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On October 6, 2022, President Joe Biden pardoned all people convicted previously of federal offenses of simple marijuana possession. He encouraged state governors to do the same. 

Skeptical about whether marijuana should continue to be categorized as a Schedule I drug, the President asked the Secretary of Health and Human Services and the Attorney General to review the classification of marijuana. The Biden administration has not yet decided whether it plans on removing marijuana from the drug schedule entirely (de-scheduling) or placing it on a less-restrictive tier (rescheduling). 

Schedule I drugs have “no currently accepted medical use and a high potential for abuse.” LSD, ecstasy, and heroin are examples of Schedule I drugs. 

“The current classification of cannabis as a Schedule I drug doesn’t make sense. … It does have medicinal properties and a pretty low potential of abuse,” said Carrie Cuttler, Ph.D., an assistant professor of psychology at Washington State University and a researcher involved with the University’s Center for Cannabis Policy, Research, and Outreach. 

Let's explore the rationale for removing marijuana as a Schedule I drug and the pros/cons of rescheduling or de-scheduling it. 

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Global Epidemic of Cancer for People Under 50

Cancer is not just a disease plaguing older adults today. Some types of cancer, such as colorectal, bile duct, breast, endometrium, gall bladder, kidney, pancreas, stomach, and thyroid cancer, are appearing in younger adults at increasing rates each year. 

Among people under 50, the diagnosis of colorectal cancer is rising. The elevated cancer epidemic among young adults worldwide has elevated concerns among researchers, providers, and public health experts.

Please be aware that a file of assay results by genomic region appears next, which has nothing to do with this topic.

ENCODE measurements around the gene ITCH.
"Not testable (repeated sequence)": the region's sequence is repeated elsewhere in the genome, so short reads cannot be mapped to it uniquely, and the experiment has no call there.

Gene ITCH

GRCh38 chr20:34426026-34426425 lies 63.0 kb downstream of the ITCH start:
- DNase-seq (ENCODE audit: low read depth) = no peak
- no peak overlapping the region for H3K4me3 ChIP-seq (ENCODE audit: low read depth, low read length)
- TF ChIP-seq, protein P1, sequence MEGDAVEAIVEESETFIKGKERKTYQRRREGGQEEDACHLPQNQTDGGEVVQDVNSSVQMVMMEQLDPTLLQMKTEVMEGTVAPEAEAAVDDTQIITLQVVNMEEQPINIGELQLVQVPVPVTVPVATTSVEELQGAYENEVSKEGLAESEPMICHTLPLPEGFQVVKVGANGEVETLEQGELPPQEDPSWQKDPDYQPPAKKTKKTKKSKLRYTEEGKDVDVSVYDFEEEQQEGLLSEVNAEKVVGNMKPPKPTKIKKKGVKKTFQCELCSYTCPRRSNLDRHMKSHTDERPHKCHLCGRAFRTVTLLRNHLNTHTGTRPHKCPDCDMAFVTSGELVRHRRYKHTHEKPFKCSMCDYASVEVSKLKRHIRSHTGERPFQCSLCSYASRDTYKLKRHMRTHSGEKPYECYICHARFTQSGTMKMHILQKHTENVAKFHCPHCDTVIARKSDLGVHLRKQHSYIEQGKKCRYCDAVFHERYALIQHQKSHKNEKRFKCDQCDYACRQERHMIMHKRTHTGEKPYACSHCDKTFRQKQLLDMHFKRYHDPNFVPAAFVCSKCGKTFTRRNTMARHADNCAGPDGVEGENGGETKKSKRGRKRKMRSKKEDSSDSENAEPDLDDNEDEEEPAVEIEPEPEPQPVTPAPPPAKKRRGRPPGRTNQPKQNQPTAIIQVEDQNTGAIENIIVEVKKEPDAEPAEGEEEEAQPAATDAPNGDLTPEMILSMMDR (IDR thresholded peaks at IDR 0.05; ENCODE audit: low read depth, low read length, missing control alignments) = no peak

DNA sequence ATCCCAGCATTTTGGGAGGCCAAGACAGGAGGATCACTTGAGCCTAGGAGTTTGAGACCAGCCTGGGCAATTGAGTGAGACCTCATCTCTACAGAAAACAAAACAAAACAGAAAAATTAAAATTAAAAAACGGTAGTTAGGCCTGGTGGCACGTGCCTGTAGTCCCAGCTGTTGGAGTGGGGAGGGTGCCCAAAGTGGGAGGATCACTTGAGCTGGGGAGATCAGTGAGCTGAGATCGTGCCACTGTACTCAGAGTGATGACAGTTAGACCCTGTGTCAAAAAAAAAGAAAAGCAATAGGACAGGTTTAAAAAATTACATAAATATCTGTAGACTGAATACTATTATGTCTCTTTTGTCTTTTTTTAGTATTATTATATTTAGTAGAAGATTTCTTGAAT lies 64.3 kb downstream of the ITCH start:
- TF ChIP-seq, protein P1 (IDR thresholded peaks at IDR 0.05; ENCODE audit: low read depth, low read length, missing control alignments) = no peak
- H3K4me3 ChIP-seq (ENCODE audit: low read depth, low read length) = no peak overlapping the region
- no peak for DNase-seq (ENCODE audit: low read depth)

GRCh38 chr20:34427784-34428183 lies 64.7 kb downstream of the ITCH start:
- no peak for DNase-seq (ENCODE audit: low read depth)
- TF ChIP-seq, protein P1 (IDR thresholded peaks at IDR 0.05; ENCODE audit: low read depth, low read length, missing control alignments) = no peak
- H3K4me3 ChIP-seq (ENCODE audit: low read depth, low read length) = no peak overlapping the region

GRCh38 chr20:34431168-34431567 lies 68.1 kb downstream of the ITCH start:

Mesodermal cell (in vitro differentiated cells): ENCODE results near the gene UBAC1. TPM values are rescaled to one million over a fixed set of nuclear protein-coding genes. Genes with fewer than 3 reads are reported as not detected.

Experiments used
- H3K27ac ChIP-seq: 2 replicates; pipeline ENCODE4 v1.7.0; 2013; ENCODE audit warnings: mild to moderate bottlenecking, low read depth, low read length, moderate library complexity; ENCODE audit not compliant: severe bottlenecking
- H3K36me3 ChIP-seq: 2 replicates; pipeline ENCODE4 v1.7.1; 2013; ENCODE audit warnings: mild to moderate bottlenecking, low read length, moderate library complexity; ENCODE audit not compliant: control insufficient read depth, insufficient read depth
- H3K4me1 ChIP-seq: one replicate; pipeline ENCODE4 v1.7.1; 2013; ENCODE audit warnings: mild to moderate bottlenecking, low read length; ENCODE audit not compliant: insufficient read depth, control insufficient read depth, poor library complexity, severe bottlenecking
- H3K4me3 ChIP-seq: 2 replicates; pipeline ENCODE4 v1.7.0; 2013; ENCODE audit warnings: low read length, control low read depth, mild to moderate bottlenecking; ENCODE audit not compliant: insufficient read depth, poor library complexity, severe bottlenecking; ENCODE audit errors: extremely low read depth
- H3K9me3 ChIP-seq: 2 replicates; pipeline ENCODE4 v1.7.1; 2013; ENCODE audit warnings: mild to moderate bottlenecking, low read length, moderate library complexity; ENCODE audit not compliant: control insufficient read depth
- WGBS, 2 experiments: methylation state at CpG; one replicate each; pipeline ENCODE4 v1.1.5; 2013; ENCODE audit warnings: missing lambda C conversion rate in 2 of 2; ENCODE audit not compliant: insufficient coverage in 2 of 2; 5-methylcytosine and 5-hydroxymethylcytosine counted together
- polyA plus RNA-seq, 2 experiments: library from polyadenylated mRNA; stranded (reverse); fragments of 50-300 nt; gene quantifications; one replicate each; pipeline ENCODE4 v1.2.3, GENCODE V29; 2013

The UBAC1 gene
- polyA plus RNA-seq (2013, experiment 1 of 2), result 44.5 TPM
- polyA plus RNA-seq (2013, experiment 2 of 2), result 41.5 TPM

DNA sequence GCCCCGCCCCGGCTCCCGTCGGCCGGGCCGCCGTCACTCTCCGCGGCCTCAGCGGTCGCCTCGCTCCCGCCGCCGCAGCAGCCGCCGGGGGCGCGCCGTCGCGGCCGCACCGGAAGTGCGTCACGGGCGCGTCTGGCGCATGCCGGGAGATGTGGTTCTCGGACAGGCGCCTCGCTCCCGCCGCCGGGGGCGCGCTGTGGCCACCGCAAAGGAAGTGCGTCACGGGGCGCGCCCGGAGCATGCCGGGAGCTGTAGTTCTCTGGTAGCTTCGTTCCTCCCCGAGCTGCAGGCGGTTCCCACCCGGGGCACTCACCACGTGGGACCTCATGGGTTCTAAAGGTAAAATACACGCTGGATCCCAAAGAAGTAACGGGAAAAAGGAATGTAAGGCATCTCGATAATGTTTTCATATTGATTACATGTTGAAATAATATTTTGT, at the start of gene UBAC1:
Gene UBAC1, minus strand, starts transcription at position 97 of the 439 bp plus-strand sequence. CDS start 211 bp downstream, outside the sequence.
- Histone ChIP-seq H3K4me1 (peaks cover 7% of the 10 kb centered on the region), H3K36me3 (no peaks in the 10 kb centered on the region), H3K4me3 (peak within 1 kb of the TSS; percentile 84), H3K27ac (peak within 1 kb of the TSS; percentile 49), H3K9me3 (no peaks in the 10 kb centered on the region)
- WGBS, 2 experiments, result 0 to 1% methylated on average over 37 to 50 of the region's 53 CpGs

Increasing Cancer Rates Among People Under 50 

A review of cancer data from 44 nations, recently published in Nature Reviews Clinical Oncology, reveals that incidences of colorectal and other types of cancer are growing at significant rates. Moreover, these rising rates are occurring in middle- and high-income countries. 

Early-onset cancer, which occurs before 50, is becoming more frequent. The data in the review point to a cohort effect where the risk for early-onset cancer increases for each successive generation. For example, people born in the 1990s are generally at greater risk than individuals born in the previous decade. 

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BA.5 COVID-19 Variant: What We Know

BA.5 is currently the dominant strain of COVID-19 in the U.S. Here’s what you need to know about this latest COVID variant and how to best stay protected. 

What Is the BA.5 COVID Variant? 

BA.5 is one of the newest sub-variants of the COVID-19 Omicron virus. It made up 85.5% of all COVID cases in the U.S. between July 24 and July 30, reports the CDC. At present, the three most common variants of Omicron are BA.2, BA.4, and BA.5. 

How Is BA.5 Different From Other Strains of COVID? 

The BA.5 variant currently represents the highest number of COVID cases, and therefore may be more contagious than other strains of this disease. It also appears to “evade protection from vaccines and previous infections more easily” than previous variants, according to a report from NBC News.

David Montefiori, a professor at the Human Vaccine Institute at Duke University Medical Center, says BA.5 is approximately three times less sensitive to neutralizing antibodies from COVID vaccines than the original version of Omicron. It is also four times more resistant to antibodies from COVID vaccines than BA.2, according to a recent study published in the journal Nature. 

In June, the U.K. reported that the majority of people who were testing positive for COVID were experiencing symptoms including fever, abdominal pain, sore throat, and muscle aches. BA.5 and BA.4 accounted for the majority of new COVID cases in the U.K. during that time. 

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